What makes all of this pernicious is that it leads to a chill on speech. Some things are “settled” as beyond the pale: Slavery, eugenics, mass slaughter. We know that they’re settled because no one is trying to unsettle them. Most of the things we debate, almost by definition, are “unsettled” (otherwise we wouldn’t be debating them). On those things, no one should feel compelled to hide their true position or suppress their core commitments in the name of respectability. But the current climate requires such suppression, particularly if you happen to find yourself in respectable, liberal circles. To go against that requires a strong desire to swim against the tide, and the vast majority of people do not have the stamina or dedication to swim against the tide. So they won’t. It’s not that they’ll be canceled (although they might), it’s just that it takes a lot of effort. And it shouldn’t require a lot of effort to say what you actually think is true.
Points taken about the nature of God and his role in engendering humility. At the same time, religions are rarely simply spiritual things or intellectual frameworks. Perhaps for the ideal believer, God is a source of humility, but for many across the globe, religion serves as more of an organizing principle of the group—as a marker of identity. Just speaking from the Balkan perspective, the extent to which Catholicism is tied to Croatianness as opposed to Serbian Orthodoxy is… not a trivial thing. As someone who has rarely stepped inside a church without a camera, I note this fact with some bemusement. But it is, alas, a fact.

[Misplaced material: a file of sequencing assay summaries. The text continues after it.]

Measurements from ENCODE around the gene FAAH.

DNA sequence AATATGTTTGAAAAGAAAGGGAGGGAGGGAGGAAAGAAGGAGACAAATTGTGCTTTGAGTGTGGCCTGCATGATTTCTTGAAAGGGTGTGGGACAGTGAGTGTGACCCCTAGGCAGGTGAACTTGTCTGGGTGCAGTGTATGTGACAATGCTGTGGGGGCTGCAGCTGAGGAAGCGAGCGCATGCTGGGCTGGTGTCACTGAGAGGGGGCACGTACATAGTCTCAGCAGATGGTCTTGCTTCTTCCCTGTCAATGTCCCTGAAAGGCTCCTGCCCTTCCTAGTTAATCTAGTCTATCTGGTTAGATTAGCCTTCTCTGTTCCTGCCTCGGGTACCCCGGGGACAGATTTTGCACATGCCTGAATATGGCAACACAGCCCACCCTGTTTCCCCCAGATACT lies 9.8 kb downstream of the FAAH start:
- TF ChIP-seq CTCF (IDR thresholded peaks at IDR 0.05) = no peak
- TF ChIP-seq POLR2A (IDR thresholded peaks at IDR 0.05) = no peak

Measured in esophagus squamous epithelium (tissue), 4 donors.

Indeed, your antipathy to this kind of essentializing identity puts you at odds with most of humanity. Partly that’s because you’re an intellectual, and you find identities constricting. Most people, however, live in identity like a fish in water: they literally couldn’t survive without it, though it is completely transparent to them that this is the case. Furthermore, you’re an American intellectual, so you especially prize individualism in these matters. (Just as a counter-observation, there’s nothing more amusingly confounding to me as an immigrant than the American “pick your own religion” tendency. It reeks of self-help—another puzzling American invention.)
On mobs—I’m suspicious of all mobs, even those I agree with. If I find myself on the side of the majority on some issue I’m likely to check my priors. And as for the speech-chilling aspects, sure, it takes stones to be an iconoclast. But it’s always been thus—and that’s a good thing! Is the ideal society one where the vast majority of people don’t feel any strictures on voicing their opinions? I’m not sure it is. Indeed, if I have a working theory of the meltdown at the NYT and the ongoing drama at WaPo, it’s that a whole cohort of young employees has felt empowered to openly undermine the organization without fear of reprisal from management. In a less stupid world, if you work for a newspaper your contract would explicitly have prohibited you from having a public Twitter account.
Usually you’re the grouchy one, infused with darkness about the coming strife, and I’m the optimist (within limits of course, what are we monsters?). It appears that the roles have been reversed. But, seriously Damir, this is one of the more optimistic takes on the present moment that I’ve seen. I think I needed to hear that.
This just about sums it up: “Your antipathy to this kind of essentializing identity puts you at odds with most of humanity.” I guess part of the problem is I don’t practice what I preach. A lot of my work has been about the irreconcilability of competing identities. Tribalism makes sense to me—as an observer and analyst. But there’s this other part of me, particularly when it comes to my own country, that insists on pushing back. I see what it has done to other countries, and I have become afraid of it.
I’m also an “agonist,” or at least that’s what I want to be, because I think it’s the only way to live with deep difference, assuming deep difference is a given. Or maybe I’m, at my core, more of a boring normie liberal than I thought. Maybe I don’t have as much stomach for ideological combat as I once thought.